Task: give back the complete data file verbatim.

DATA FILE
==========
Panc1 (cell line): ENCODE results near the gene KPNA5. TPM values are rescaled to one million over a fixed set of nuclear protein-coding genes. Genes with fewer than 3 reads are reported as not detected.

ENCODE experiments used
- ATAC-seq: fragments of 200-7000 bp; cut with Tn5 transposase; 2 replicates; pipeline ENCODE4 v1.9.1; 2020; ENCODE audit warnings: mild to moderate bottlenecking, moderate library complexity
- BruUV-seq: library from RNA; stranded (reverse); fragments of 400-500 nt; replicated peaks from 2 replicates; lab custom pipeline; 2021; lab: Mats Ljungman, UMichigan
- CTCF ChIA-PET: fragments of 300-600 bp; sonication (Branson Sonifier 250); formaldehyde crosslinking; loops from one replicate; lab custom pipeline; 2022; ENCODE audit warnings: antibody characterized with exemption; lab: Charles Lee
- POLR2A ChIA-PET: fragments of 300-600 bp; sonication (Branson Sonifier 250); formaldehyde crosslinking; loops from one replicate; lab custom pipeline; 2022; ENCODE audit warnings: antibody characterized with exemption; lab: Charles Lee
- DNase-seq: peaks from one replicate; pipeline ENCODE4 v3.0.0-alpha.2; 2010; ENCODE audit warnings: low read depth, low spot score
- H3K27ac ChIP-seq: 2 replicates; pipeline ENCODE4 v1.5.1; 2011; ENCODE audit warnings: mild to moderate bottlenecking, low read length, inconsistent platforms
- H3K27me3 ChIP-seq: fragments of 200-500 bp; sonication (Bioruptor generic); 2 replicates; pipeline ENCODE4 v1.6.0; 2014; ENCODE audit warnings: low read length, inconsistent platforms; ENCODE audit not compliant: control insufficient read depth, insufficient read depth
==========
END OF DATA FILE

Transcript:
Panc1 (cell line): ENCODE results near the gene KPNA5. TPM values are rescaled to one million over a fixed set of nuclear protein-coding genes. Genes with fewer than 3 reads are reported as not detected.

ENCODE experiments used
- ATAC-seq: fragments of 200-7000 bp; cut with Tn5 transposase; 2 replicates; pipeline ENCODE4 v1.9.1; 2020; ENCODE audit warnings: mild to moderate bottlenecking, moderate library complexity
- BruUV-seq: library from RNA; stranded (reverse); fragments of 400-500 nt; replicated peaks from 2 replicates; lab custom pipeline; 2021; lab: Mats Ljungman, UMichigan
- CTCF ChIA-PET: fragments of 300-600 bp; sonication (Branson Sonifier 250); formaldehyde crosslinking; loops from one replicate; lab custom pipeline; 2022; ENCODE audit warnings: antibody characterized with exemption; lab: Charles Lee
- POLR2A ChIA-PET: fragments of 300-600 bp; sonication (Branson Sonifier 250); formaldehyde crosslinking; loops from one replicate; lab custom pipeline; 2022; ENCODE audit warnings: antibody characterized with exemption; lab: Charles Lee
- DNase-seq: peaks from one replicate; pipeline ENCODE4 v3.0.0-alpha.2; 2010; ENCODE audit warnings: low read depth, low spot score
- H3K27ac ChIP-seq: 2 replicates; pipeline ENCODE4 v1.5.1; 2011; ENCODE audit warnings: mild to moderate bottlenecking, low read length, inconsistent platforms
- H3K27me3 ChIP-seq: fragments of 200-500 bp; sonication (Bioruptor generic); 2 replicates; pipeline ENCODE4 v1.6.0; 2014; ENCODE audit warnings: low read length, inconsistent platforms; ENCODE audit not compliant: control insufficient read depth, insufficient read depth